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dc.contributor.advisorChairperson, Graduate Committee: Laura Burkle; Michelle Flenniken (co-chair)en
dc.contributor.authorGlenny, William Robben
dc.date.accessioned2019-02-05T15:17:54Z
dc.date.available2019-02-05T15:17:54Z
dc.date.issued2017en
dc.identifier.urihttps://scholarworks.montana.edu/xmlui/handle/1/15057en
dc.description.abstractPollinators are essential for the maintenance of biodiversity, ecosystem function, and economic productivity. In particular, bee pollinators are required for plant reproduction and pollination of agricultural crops. However, land use change, climate change, pathogens, pesticide exposure, among other factors likely act alone and in combination to negatively impact bee pollinators and the services they provide. Further resolution of the effects of these stressors, both individually and combined, on bee pollinators is important to understand the global decline of pollinator health. Abiotic conditions associated with climate change may alter plant traits important for pollinator attraction leading to in shifts in plant-pollinator communities. Floral visual and chemical traits were measured in four species of forbs subjected to elevated or ambient concentrations of carbon dioxide, and decreased or normal water availability in a fully factorial crossed design. Treated plants were observed for pollinator visitation rates and community composition to better understand the mechanisms by which climate change can influence pollinator attraction. Results indicate that changes in both visual and chemical cues of plants will alter plant-pollinator interactions. Furthermore, plant functional trait responses to climate change increase competition for pollinators in forbs with overlapping flower types, while facilitating pollinator visitation to forbs with dissimilar flower types. Pathogens contribute to annual honey bee colony losses and the declining populations of some wild bee species. Bee pathogens, including viruses, fungi, microparasites and ectoparasites, can vary across geographic location and season. To examine the impact of pathogens on honey bee colony health, using colony size as a proxy for health, we longitudinally monitored pathogen prevalence and abundance of pathogens in honey bee colonies involved in California almond pollination. Individual honey bee associated pathogens varied throughout the one year monitoring period, but Deformed wing virus in parallel with increasing levels of Varroa destructor mite infestation predominated shifts in honey bee pathogen profiles by the end of the sampling period. Our results indicate that bee populations experience multiple concurrent threats operating at multiple scales to affect pollinator health. Continued investigation into factors affecting pollinator health both independently and in concert are needed to develop strategies mitigating declines in pollination services.en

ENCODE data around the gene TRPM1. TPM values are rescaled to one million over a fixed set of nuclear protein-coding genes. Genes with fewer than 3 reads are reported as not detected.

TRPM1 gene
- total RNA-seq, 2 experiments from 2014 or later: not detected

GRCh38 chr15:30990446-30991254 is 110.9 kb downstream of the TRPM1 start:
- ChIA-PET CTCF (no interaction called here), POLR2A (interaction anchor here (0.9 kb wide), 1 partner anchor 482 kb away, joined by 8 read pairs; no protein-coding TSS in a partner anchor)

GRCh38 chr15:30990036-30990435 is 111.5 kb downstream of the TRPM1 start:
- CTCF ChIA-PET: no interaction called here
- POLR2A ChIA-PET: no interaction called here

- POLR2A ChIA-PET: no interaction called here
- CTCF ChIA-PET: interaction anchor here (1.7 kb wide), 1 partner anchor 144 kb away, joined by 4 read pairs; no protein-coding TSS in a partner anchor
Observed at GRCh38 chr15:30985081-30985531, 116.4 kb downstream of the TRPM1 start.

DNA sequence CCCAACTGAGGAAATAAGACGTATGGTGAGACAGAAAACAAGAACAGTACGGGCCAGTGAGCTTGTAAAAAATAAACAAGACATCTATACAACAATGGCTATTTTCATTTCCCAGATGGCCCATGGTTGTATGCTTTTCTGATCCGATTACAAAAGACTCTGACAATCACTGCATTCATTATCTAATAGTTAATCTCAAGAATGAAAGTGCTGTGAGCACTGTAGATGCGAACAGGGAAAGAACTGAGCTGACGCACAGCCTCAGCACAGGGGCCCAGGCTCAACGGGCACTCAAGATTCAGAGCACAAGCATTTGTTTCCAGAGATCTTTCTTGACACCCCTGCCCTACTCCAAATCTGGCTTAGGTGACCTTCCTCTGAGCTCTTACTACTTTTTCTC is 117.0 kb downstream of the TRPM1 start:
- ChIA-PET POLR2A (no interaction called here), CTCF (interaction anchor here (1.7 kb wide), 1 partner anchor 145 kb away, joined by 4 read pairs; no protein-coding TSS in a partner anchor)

dc.language.isoenen
dc.publisherMontana State University - Bozeman, College of Letters & Scienceen
dc.subject.lcshBeesen
dc.subject.lcshPlantsen
dc.subject.lcshGeneticsen
dc.subject.lcshClimatic changesen
dc.subject.lcshPathogenic microorganismsen
dc.subject.lcshStress (Physiology)en
dc.titleEvaluating the effects of climate change and pathogens on pollinator health using plant functional traits and longitudinal monitoringen
dc.typeThesisen
dc.rights.holderCopyright 2017 by William Robb Glennyen
thesis.degree.committeemembersMembers, Graduate Committee: Justin Runyon.en
thesis.degree.departmentEcology.en
thesis.degree.genreThesisen
thesis.degree.nameMSen
thesis.format.extentfirstpage1en
thesis.format.extentlastpage186en
mus.data.thumbpage40en


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